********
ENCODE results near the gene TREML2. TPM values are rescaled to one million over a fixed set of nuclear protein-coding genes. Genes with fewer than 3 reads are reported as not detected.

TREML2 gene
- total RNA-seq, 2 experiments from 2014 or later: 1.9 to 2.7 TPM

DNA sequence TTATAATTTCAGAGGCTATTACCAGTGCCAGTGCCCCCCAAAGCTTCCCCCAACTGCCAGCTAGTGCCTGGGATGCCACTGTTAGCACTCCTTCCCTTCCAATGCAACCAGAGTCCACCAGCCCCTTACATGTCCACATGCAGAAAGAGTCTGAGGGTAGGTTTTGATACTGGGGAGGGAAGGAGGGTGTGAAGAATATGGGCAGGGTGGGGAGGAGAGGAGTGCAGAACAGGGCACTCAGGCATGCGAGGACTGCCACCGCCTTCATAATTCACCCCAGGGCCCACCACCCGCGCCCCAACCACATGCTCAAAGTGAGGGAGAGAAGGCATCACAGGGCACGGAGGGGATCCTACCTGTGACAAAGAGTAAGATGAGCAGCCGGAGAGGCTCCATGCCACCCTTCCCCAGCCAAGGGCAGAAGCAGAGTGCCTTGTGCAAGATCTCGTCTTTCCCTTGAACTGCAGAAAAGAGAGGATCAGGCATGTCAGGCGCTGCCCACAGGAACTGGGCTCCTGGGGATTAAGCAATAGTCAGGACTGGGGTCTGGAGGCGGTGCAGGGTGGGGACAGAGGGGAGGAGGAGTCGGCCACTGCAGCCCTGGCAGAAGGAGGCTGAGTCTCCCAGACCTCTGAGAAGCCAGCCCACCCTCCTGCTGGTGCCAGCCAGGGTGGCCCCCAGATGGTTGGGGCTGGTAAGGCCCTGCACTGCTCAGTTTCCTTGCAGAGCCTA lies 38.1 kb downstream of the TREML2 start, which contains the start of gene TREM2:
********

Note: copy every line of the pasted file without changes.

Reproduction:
ENCODE results near the gene TREML2. TPM values are rescaled to one million over a fixed set of nuclear protein-coding genes. Genes with fewer than 3 reads are reported as not detected.

TREML2 gene
- total RNA-seq, 2 experiments from 2014 or later: 1.9 to 2.7 TPM

DNA sequence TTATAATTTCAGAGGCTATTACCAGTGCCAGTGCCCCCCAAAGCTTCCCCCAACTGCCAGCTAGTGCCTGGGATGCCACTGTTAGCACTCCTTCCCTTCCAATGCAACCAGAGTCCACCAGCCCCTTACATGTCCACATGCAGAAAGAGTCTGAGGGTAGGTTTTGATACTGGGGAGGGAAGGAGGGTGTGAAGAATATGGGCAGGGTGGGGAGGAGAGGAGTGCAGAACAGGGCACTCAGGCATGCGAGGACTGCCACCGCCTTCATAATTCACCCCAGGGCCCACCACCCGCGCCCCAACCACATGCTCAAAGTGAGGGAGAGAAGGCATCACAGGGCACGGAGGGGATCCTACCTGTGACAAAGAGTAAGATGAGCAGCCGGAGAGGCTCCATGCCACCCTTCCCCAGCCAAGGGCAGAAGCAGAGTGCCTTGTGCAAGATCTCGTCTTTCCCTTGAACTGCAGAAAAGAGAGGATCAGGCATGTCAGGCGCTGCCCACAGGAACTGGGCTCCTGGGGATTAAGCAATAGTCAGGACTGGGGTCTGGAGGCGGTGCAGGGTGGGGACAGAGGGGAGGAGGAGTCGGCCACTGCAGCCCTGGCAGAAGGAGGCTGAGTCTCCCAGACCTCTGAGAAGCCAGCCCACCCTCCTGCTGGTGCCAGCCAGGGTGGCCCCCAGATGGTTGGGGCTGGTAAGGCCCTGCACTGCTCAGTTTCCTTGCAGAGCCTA lies 38.1 kb downstream of the TREML2 start, which contains the start of gene TREM2: